Harbour Engineer, architect, gifted landscape artist and able musician
Cathcart William Methven, born in Scotland, served his articles with John Sang of Kirkcaldy from 1866 to 1871. He then worked for Paley & Austin of Lancaster as clerk of works on their complete reconstruction of St John's Episcopal Church in Greenock, before joining Walter Robert Kinipple, a civil engineer and architect with offices in Westminster Chambers, London, as assistant. He was elected an associate of the Institute of Civil Engineers in 1875, becoming a full member in 1882 and succeeding Kinipple as engineer in chief of the Greenock Harbour Works in 1886.
After only two years in the latter post he emigrated to South Africa to take up a similar post in Durban, carrying out some £600,000-worth of work on the harbour there. When appointed Durban's harbour engineer in 1888, his orders were to remove a sandbar obstructing shipping at the harbour entrance, forcing passengers and cargo to be moved by lighter vessels. Methven planned to get rid of the bar by extending the North Pier and using the scouring action of tidal currents. This brought him into conflict with a prominent lawyer, Attorney General and politician, Harry Escombe, who advocated dredging alone. Consequently Methven was dismissed on 11 July 1894. This led to a tremendous uproar ending in Escombe's resignation. Much later, in 1918, the South African government granted him £500 in recognition of his services with development of the harbour.
In 1895 Methven resigned the Durban Harbour post to commence independent practice. The following year he took on James Buchanan PENTLAND-SMITH as an assistant. For a short period he was in partnership with AM RITCHIE (cf. METHVEN & RITCHIE). Sometime before he was admitted FRIBA on 9 June 1902 on the proposal of the RIBA Council, Methven was appointed Government Surveyor of Natal. In 1902 PENTLAND-SMITH married Methven's eldest daughter. He took PENTLAND-SMITH into partnership in 1908 but the partnership was short-lived as PENTLAND-SMITH withdrew in 1909 to become a salaried assistant in the Pretoria PUBLIC WORKS DEPARTMENT.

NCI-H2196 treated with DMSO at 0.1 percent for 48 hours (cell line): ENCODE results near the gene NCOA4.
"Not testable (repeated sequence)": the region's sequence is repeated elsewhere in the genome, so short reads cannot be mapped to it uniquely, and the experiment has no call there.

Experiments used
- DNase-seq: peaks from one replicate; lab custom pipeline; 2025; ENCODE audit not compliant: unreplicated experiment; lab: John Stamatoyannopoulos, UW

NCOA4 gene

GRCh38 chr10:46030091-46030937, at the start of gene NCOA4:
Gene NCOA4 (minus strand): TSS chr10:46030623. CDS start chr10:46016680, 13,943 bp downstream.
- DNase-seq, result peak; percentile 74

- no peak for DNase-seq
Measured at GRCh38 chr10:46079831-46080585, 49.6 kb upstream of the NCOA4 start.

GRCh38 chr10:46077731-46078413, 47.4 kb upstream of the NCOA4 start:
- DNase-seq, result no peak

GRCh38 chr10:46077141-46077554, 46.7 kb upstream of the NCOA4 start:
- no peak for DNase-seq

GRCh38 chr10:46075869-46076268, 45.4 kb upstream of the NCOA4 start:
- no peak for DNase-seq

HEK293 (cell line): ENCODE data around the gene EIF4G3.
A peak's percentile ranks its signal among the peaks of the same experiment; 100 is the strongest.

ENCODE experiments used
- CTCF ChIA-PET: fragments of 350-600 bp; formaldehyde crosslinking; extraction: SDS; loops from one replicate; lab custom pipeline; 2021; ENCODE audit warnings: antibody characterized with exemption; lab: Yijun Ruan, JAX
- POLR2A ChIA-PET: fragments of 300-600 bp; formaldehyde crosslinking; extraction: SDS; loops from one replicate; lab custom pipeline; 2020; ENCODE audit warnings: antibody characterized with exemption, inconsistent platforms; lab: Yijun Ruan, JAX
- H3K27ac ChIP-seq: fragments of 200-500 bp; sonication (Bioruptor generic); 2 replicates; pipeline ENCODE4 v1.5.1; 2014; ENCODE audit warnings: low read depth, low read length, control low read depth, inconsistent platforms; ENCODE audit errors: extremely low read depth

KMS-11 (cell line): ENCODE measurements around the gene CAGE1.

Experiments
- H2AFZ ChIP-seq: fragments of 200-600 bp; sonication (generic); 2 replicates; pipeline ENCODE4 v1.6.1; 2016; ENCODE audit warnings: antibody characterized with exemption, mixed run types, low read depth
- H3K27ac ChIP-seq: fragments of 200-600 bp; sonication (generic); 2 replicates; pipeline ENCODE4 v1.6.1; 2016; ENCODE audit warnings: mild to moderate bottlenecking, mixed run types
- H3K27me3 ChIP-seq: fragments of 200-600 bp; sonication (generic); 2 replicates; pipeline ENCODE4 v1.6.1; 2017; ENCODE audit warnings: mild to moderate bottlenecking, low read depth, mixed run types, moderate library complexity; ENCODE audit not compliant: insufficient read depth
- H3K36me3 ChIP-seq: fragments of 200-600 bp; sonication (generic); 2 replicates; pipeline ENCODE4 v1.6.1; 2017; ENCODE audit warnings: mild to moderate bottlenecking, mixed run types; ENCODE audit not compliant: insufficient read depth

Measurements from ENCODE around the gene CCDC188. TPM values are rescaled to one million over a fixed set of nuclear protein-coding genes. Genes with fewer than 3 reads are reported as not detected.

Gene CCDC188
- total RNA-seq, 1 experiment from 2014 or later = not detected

Methven surveyed all harbours on the south-east and southern coastline, ranging from Port St Johns (1897) to Port Alfred, Kalk Bay and Mossel Bay (1901), Richards Bay and Cape Town (1902), East London (1901 and 1910), Maputo (1909/10) and Beira and Port Elizabeth (1911). His other recommendation that the Umhlatuzi Lagoon be developed as a second harbour for Natal, was also followed in the 1970s and is now known as Richards Bay.
Methven's musical capabilities led to his drawing up of up specifications for the building of the organs in the Durban and Pietermaritzburg Town Halls.
Methven's involvement in the art world led to his being President of the Natal Society of Artists in 1908, 1912 and 1915. Methven's first solo exhibition as landscape artist took place in Johannesburg in 1921. His work may be seen in the Africana Museum, Durban Art Gallery, Local History Museums, Tatham Art Gallery and the Killie Campbell Collections.
Extracted and expanded from the Dictionary of Scottish Architects, and further augmented [2015 03 28] from Wikipedia.